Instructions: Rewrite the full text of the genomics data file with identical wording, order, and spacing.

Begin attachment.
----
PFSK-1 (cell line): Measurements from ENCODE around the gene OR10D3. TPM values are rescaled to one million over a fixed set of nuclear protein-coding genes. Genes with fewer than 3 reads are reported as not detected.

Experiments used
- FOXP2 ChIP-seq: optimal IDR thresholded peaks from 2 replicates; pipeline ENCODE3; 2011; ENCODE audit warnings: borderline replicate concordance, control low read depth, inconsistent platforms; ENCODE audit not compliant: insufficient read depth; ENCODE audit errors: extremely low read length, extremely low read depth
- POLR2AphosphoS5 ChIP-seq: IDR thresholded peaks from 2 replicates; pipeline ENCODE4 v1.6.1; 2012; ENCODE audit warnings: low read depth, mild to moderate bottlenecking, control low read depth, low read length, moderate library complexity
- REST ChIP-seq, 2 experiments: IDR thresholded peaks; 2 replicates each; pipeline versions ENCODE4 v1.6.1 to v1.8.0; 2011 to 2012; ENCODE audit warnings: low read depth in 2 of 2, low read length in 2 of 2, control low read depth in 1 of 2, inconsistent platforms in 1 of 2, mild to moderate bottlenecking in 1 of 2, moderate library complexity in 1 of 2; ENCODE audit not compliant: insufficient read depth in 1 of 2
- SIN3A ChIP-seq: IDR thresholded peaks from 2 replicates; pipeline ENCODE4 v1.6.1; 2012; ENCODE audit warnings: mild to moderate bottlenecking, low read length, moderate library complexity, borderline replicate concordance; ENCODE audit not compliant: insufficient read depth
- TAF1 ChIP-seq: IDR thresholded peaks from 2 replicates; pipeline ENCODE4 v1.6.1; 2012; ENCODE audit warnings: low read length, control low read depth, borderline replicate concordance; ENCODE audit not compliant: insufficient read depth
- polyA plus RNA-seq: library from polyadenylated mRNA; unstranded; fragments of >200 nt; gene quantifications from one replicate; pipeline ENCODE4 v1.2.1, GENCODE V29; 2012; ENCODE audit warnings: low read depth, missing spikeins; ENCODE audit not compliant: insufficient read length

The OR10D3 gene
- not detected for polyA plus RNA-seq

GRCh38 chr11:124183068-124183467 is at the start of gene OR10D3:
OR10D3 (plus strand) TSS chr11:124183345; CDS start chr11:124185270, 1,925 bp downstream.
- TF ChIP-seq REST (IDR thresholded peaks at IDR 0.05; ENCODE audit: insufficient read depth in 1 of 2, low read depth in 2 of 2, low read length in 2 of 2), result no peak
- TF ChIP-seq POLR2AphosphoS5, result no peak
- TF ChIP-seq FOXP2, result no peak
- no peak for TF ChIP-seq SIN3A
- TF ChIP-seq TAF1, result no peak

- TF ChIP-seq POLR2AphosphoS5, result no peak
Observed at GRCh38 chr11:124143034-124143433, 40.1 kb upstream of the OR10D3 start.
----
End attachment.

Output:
PFSK-1 (cell line): Measurements from ENCODE around the gene OR10D3. TPM values are rescaled to one million over a fixed set of nuclear protein-coding genes. Genes with fewer than 3 reads are reported as not detected.

Experiments used
- FOXP2 ChIP-seq: optimal IDR thresholded peaks from 2 replicates; pipeline ENCODE3; 2011; ENCODE audit warnings: borderline replicate concordance, control low read depth, inconsistent platforms; ENCODE audit not compliant: insufficient read depth; ENCODE audit errors: extremely low read length, extremely low read depth
- POLR2AphosphoS5 ChIP-seq: IDR thresholded peaks from 2 replicates; pipeline ENCODE4 v1.6.1; 2012; ENCODE audit warnings: low read depth, mild to moderate bottlenecking, control low read depth, low read length, moderate library complexity
- REST ChIP-seq, 2 experiments: IDR thresholded peaks; 2 replicates each; pipeline versions ENCODE4 v1.6.1 to v1.8.0; 2011 to 2012; ENCODE audit warnings: low read depth in 2 of 2, low read length in 2 of 2, control low read depth in 1 of 2, inconsistent platforms in 1 of 2, mild to moderate bottlenecking in 1 of 2, moderate library complexity in 1 of 2; ENCODE audit not compliant: insufficient read depth in 1 of 2
- SIN3A ChIP-seq: IDR thresholded peaks from 2 replicates; pipeline ENCODE4 v1.6.1; 2012; ENCODE audit warnings: mild to moderate bottlenecking, low read length, moderate library complexity, borderline replicate concordance; ENCODE audit not compliant: insufficient read depth
- TAF1 ChIP-seq: IDR thresholded peaks from 2 replicates; pipeline ENCODE4 v1.6.1; 2012; ENCODE audit warnings: low read length, control low read depth, borderline replicate concordance; ENCODE audit not compliant: insufficient read depth
- polyA plus RNA-seq: library from polyadenylated mRNA; unstranded; fragments of >200 nt; gene quantifications from one replicate; pipeline ENCODE4 v1.2.1, GENCODE V29; 2012; ENCODE audit warnings: low read depth, missing spikeins; ENCODE audit not compliant: insufficient read length

The OR10D3 gene
- not detected for polyA plus RNA-seq

GRCh38 chr11:124183068-124183467 is at the start of gene OR10D3:
OR10D3 (plus strand) TSS chr11:124183345; CDS start chr11:124185270, 1,925 bp downstream.
- TF ChIP-seq REST (IDR thresholded peaks at IDR 0.05; ENCODE audit: insufficient read depth in 1 of 2, low read depth in 2 of 2, low read length in 2 of 2), result no peak
- TF ChIP-seq POLR2AphosphoS5, result no peak
- TF ChIP-seq FOXP2, result no peak
- no peak for TF ChIP-seq SIN3A
- TF ChIP-seq TAF1, result no peak

- TF ChIP-seq POLR2AphosphoS5, result no peak
Observed at GRCh38 chr11:124143034-124143433, 40.1 kb upstream of the OR10D3 start.